New Economic Plan Sparks Unrest
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New Economic Plan Sparks Unrest

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Strikes, work stoppages and preparations for mass demonstrations against the Likud government’s new economic order swept over Israel today in a gathering storm of labor discontent. Consumers, meanwhile, descended on supermarkets, automobile showrooms, appliance stores and other shops in a panic buying spree to stock up on necessities and luxuries before prices soar out of their reach.

Ashdod, Israel’s big port city south of Tel Aviv, was virtually paralyzed today. All factories and construction sites and most of the docks were deserted as workers left in buses for Jerusalem to demonstrate outside of the Knesset. The Haifa Bay industrial zone, site of Israel’s major heavy industries, was paralyzed by a four-hour work stoppage that the workers said was only the first in a series of protests.

All work was suspended for the day at Ofakim and Shderot townships. Beersheba was girding for a general strike Wednesday. Three thousand El Al passengers were stranded as ground maintenance crews began a 24-hour work stoppage preventing the departure of eight flights.


Labor wrath was aimed chiefly at Finance Minister Simcha Ehrlich, author of the economic plan which overnight decreed that Israel must abandon 30 years of planned economy in favor of a free market economy with minimal government regulation. The workers were not concerned with economic theory but that their pay checks, already diminished by inflation, will shrink even further as prices for such basics as food, shelter and fuel rise to record heights.

Angry crowds outside the Haifa industrial plants shouted for Ehrlich to resign and denounced him as anti-labor. The few who suggested that Ehrlich’s plan be given a chance were shouted down and threatened with physical violence.

In an attempt to cool the heated atmosphere Ehrlich used a television interview last night to appeal to Histadrut Secretary General Yeruham Meshel for a meeting to work out a joint plan for labor peace. Television was an unfortunate choice for such an approach. A spokesman for Meshel retorted that “the Secretary General does not conduct Histadrut affairs through the mass communications media.”

Ehrlich swallowed the rebuff and dispatched a telegram to Meshel urging a meeting before the situation reaches “a point of no return.” A Histadrut spokesman said that “when Ehrlich’s telegram arrives, he (Meshel) will consider it.” A meeting between the two is expected shortly, but not before mass demonstrations in Jerusalem and other cities.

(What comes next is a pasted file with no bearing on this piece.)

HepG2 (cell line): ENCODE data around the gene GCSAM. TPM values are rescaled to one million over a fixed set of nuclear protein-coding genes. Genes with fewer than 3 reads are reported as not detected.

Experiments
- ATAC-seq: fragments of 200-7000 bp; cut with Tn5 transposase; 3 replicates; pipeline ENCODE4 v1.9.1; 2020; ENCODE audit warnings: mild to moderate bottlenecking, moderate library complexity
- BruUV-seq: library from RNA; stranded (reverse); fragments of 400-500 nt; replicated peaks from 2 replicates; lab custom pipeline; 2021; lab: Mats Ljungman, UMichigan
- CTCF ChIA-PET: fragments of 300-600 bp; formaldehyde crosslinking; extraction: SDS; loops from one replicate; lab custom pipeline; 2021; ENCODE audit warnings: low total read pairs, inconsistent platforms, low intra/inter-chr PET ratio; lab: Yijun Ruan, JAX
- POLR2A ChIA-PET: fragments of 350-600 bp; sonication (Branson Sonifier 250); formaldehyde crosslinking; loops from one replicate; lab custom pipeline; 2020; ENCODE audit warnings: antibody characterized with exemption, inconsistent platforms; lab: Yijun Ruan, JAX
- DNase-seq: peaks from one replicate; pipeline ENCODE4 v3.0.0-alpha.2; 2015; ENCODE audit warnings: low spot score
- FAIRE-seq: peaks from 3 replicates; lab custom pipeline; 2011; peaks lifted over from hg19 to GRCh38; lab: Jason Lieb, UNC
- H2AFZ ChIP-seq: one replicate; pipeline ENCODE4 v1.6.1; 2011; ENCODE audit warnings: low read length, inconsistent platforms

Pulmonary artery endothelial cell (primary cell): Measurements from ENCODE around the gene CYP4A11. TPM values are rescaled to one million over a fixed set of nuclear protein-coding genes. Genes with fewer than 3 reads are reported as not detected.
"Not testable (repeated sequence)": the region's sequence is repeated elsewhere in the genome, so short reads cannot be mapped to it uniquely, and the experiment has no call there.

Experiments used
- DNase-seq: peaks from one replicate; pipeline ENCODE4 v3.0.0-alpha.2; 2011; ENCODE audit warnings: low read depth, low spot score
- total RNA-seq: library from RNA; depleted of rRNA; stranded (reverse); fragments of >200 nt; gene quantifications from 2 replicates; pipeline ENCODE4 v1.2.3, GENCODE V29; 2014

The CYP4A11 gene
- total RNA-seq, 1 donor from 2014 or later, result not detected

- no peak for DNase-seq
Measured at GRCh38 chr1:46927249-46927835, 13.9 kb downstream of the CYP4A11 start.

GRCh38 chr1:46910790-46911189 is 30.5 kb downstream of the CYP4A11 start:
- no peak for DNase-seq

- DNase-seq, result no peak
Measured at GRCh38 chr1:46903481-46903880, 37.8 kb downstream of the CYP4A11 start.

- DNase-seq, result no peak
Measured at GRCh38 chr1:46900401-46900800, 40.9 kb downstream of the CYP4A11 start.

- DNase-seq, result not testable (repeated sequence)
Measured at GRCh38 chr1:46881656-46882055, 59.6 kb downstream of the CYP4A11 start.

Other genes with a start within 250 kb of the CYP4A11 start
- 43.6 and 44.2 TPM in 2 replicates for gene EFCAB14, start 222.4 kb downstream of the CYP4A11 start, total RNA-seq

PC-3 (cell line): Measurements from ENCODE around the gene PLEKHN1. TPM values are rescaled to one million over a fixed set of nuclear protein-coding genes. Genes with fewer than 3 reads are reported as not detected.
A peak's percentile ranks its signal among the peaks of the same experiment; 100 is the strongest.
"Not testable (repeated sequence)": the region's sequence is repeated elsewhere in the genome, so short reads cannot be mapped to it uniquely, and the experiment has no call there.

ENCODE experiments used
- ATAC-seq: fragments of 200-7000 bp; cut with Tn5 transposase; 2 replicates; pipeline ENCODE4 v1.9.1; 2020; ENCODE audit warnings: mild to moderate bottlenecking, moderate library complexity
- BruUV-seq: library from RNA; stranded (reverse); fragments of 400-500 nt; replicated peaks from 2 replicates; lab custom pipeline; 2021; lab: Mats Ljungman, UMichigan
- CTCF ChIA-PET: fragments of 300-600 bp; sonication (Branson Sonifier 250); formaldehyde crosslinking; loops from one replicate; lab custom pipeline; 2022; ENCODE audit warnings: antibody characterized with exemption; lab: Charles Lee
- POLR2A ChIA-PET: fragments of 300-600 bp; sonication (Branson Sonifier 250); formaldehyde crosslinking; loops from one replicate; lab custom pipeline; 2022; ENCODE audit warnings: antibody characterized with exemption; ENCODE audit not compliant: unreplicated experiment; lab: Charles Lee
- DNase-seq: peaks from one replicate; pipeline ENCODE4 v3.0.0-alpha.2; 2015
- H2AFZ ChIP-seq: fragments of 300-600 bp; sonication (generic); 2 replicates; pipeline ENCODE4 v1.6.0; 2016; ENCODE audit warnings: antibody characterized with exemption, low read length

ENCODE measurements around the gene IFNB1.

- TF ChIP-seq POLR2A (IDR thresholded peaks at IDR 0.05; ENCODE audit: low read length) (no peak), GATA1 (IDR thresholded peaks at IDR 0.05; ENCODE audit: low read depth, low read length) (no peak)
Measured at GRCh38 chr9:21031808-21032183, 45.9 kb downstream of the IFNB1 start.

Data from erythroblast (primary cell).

Sources close to Ehrlich said today that he was prepared to listen to any complaints. Meshel said this morning that Histadrut will demand advanced payment of cost-of-living allowances and set a deadline of two weeks. Trade union statisticians are working on a formula to bring the c.o.l. allowances in line with higher prices.

Political circles said that the approaching Histadrut convention which opens early next week was a factor in labor’s strong reaction to the new economic measures. Histadrut leaders must appear tough and determined before their constituents, they said. Nevertheless, the situation in the next few weeks will be serious. The price of imported goods is expected to rise by 30 percent, food by 20 percent, clothing by 15 percent and hotel accommodations by 50 percent for Israel is although tourists will pay the same prices as before or even less.


The only quiet places in Israel were the banks which reopened this morning in anticipation of a flood of dollar-hungry customers eager to take advantage of the lifting of foreign currency restrictions. But the deluge did not materialize. Israelis apparently are more interested in material products than greenbacks and the banks did not have to draw on the $750 million reserve they amassed over the weekend to meet the expected demand for U.S. and other foreign currencies.

The banks sold dollars today at the rate of 1L 15.50 – $1 and bought them for 1L 15.15. The bankers agreed last night on a uniform rate. The Bank of Israel carried out transactions today at the rate of 1L 15.25 – $1. More Israelis were selling dollars than buying them today. They used their windfall of Pounds to purchase all manner of goods while the current prices last. (See related story Page 3.)

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